• 1 x USB Type-C (Thunderbolt 3, USB 3.1 Gen 2)
  • HDMI 2.0
  • Mini-DisplayPort
  • Headphone jack
  • Line-out jack (S/PDIF)
  • Microphone jack
  • SD-card reader
  • 4 x USB 3.0
  • 1 x Thunderbolt
  • 1 x HDMI
  • 1 x VGA port/Mini D-sub
  • 1 x Headphone jack
  • 1 x Microphone jack
  • 1 x S/PDIF output jack
  • 1 x Ethernet
  • 1 x SD card reader
  • 6 x USB 3.0 ports
  • 1 x USB 3.1 Type-C port (Super Port)
  • 1 x Mini-DisplayPort
  • 1 x HDMI 1.4 port
  • 1 x Ethernet port
  • 1 x audio jack
  • 1 x SD card reader
  • 5 x USB 3.0
  • 1 x HDMI output
  • 2 x mini-DisplayPort
  • 1 x Headphone jack
  • 1 x Microphone jack
  • 1 x S/PDIF output jack
  • 1 x Ethernet port
  • 1 x SD card reader
  • 4 x USB 3.0 (1 x powered USB port, AC/DC)
  • 1 x USB 2.0
  • 1 x Thunderbolt
  • 1 x HDMI Output
  • 1 x eSATA (USB 3.0 combo)
  • 1 x Headphone jack
  • 1 x Microphone jack
  • 1 x S/PDIF output jack
  • 1 x Ethernet
  • 1 x 9-in-1 card reader
  • 3x USB(3.0)
  • 2x USB(2.0)
  • 1 x HDMI
  • 1 x mini DisplayPort
  • 1 x D-sub
  • 1 x Headphone jack
  • 1 x Microphone jack
  • 1 x Ethernet port
  • 1 x S/PDIF port
  • 1 x SD card reader
Miscellaneous
  • N.A.
  • None
  • SteelSeries Multi Backlight Gamer Keyboard
  • Mechanical Keyboard (Cherry Brown)
  • Golden W,A,S,D and ESC keys
Battery Type
  • 93Wh (8-cell Li-ion)
  • 90Wh
  • 88 Wh (8 Cells, fixed)
  • 83Wh (9-cell Lithium Ion, fixed)
  • 89Wh (8 Cells Li-Ion, Fixed)
  • 89.21Wh (8 Cells, Removable)
  • 73.26Wh (Li-Polymer, fixed)
Dimensions
  • 429 x 309 x 33.5~38.5mm
  • 428 x 333 x 23~51 mm
  • 416 x 318 x 20 ~53 mm
  • 428 x 294 x 48 mm
  • 456 x 330 x 49 mm
  • 419 x 293 x 39.3~49.7 mm
  • 428 x 305 x 22.9 mm
Weight
  • 3.6kg (with battery)
  • 4.4kg
  • 4.8 kg (with battery)
  • 3.78KG
  • 4.5KG (including ODD and battery)
  • 3.9kg (including ODD and battery)
  • 3KG

The GX700 is listed in the table above as having just 512GB of SSD storage (RAID 0) because that's the highest capacity you can get locally, but our review unit actually came with 1TB of SSD storage, also in RAID 0. The scores we got below are representative of the 1TB model, so you should expect slightly lower storage scores on the 512GB configuration, but all other performance numbers should be fairly accurate.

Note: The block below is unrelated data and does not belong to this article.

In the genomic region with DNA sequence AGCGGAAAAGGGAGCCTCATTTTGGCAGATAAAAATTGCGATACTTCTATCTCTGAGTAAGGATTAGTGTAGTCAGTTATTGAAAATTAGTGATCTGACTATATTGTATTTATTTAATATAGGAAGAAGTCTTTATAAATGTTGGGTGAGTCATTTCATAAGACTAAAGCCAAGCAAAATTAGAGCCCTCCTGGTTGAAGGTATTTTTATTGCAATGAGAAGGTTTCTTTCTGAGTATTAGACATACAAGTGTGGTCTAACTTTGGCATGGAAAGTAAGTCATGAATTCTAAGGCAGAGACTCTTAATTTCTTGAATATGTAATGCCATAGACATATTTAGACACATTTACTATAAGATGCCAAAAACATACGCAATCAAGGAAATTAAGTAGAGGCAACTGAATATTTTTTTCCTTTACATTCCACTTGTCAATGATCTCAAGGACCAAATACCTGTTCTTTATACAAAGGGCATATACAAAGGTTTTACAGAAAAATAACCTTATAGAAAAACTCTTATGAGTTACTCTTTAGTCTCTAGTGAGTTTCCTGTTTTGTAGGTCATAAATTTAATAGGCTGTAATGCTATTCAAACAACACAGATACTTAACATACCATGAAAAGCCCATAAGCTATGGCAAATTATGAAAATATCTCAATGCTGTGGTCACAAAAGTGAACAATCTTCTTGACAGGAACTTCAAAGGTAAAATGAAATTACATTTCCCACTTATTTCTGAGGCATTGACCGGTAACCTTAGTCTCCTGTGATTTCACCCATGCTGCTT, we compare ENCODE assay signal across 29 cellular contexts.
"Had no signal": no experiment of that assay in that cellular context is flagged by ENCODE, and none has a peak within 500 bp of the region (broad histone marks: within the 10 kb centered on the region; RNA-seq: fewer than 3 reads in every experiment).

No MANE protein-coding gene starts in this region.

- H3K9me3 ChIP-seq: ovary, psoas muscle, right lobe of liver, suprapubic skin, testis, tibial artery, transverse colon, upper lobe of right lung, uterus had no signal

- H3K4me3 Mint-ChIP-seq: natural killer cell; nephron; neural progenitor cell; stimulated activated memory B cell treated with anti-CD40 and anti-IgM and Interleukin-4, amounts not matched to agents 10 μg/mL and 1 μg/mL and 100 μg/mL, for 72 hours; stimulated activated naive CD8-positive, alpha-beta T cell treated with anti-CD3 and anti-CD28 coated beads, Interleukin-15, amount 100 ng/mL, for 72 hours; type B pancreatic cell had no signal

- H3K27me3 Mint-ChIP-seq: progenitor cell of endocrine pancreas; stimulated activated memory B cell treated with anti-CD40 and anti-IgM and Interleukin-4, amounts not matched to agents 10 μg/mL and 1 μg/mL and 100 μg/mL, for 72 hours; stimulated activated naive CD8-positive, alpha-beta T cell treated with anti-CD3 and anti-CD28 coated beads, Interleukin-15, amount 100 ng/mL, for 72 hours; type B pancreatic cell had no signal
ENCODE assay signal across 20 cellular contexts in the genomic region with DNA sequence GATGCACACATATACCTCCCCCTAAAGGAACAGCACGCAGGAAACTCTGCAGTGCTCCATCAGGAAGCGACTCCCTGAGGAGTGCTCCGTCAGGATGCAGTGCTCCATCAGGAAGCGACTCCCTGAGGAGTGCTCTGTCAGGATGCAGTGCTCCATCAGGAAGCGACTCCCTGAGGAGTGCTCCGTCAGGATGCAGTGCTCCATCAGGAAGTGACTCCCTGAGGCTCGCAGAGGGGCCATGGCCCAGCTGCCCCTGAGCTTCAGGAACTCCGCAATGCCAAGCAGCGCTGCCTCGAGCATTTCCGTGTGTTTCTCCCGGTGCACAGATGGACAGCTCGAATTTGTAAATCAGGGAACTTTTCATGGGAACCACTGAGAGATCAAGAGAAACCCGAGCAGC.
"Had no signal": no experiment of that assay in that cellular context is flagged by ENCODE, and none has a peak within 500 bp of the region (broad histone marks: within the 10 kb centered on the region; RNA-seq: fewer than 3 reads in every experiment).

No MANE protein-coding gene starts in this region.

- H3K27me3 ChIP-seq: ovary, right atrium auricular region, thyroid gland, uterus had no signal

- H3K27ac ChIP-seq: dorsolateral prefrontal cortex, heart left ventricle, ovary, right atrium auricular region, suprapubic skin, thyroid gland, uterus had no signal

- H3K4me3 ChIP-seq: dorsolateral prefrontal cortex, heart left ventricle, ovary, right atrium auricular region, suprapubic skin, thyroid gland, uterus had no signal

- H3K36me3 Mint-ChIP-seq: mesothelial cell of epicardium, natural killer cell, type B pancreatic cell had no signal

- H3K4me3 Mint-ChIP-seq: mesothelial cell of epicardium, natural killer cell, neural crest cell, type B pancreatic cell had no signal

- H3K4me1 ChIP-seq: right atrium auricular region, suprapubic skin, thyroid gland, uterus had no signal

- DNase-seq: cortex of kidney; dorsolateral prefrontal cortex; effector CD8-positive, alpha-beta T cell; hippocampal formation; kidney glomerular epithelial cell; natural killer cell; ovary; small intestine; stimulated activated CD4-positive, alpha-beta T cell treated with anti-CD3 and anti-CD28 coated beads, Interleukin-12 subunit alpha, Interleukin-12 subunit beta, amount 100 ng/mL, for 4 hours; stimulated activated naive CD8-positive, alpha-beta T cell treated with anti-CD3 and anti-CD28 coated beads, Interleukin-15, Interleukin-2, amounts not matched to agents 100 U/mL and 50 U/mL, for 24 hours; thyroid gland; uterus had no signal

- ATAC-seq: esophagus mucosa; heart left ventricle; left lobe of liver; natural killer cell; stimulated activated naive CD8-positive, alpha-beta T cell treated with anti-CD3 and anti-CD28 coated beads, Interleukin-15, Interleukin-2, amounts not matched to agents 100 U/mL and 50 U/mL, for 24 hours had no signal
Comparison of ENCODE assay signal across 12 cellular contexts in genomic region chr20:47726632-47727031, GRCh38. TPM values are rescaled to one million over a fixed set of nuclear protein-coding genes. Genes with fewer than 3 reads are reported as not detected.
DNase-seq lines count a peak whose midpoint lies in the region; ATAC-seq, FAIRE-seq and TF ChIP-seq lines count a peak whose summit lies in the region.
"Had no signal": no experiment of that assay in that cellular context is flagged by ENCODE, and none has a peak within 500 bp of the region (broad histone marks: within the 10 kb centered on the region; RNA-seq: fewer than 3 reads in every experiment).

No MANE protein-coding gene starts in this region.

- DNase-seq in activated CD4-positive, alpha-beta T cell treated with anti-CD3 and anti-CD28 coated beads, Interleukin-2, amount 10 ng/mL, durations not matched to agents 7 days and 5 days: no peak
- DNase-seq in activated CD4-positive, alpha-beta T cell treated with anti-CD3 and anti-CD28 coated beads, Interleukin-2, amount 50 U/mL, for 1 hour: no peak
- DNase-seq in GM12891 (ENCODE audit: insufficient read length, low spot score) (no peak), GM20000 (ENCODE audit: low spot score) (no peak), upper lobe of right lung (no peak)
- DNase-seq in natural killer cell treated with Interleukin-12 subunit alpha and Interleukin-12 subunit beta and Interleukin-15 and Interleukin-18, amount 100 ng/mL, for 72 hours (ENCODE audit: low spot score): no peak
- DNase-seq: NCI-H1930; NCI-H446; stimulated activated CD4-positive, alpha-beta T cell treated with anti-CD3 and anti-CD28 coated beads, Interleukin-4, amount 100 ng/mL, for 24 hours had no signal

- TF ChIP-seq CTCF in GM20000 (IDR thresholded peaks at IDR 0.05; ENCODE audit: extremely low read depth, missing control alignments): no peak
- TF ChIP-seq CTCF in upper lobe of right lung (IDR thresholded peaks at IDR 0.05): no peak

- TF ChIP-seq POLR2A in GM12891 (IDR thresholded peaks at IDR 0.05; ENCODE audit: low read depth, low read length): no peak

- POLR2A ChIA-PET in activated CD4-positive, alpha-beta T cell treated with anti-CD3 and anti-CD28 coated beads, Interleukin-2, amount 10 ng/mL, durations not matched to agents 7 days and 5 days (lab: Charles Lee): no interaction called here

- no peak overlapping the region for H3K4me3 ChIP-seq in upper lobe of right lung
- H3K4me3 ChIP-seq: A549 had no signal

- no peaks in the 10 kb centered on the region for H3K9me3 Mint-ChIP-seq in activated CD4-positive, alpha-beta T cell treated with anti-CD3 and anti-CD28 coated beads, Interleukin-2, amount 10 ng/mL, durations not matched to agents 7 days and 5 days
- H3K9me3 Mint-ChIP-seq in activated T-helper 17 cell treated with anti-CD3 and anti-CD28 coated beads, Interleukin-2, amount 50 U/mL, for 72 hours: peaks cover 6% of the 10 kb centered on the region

PCMark 8

Note: We didn't manage to get figures for the Adobe application tests on the ROG GX700, which is why those results are absent.

PCMark 8 attempts to measure the real-world performance of various test systems by putting them through real-world programs and productivity applications. However, because it is reflective of the average workload of a typical user, it does not really highlight the strengths of the respective gaming systems.

Nevertheless, the ASUS ROG GX700 topped most of the charts here, especially when it was docked. In fact, a look at the performance of the GX700 with and without the dock shows a performance gap even in everyday tasks like word processing. Of course, you’re not going to notice a difference if you’re just doing regular things like surfing the Web, but it’s clear that the dock does boost performance even in non-gaming scenarios. 

Unfortunately, the ASUS ROG G752 couldn’t really compare to the GX700 at all, in large part due to its use of just a single 1TB mechanical hard drive. The absence of an SSD pretty much sticks out like a sore thumb, given the otherwise high-end specifications of the machine. This translated into lower scores across the board, most notably in the Storage and Applications benchmarks, where the G752 posted scores that were less than half of the other notebooks.

We also ran the AS SSD benchmark to illustrate the speed you get with the dual 512GB SSDs in RAID 0. Judging by the numbers, even storage performance gets a small speed bump while docked!

AS SSD ROG GX700

 

3DMark

Now for a more relevant benchmark, which assesses the notebook’s performance with a mix of graphics and physics tests at different resolutions. ASUS says that we can expect the undocked GX700 to serve up performance similar to notebooks with a NVIDIA GeForce GTX 980M, and that certainly seems to be the case here (in fact, it was even slightly faster).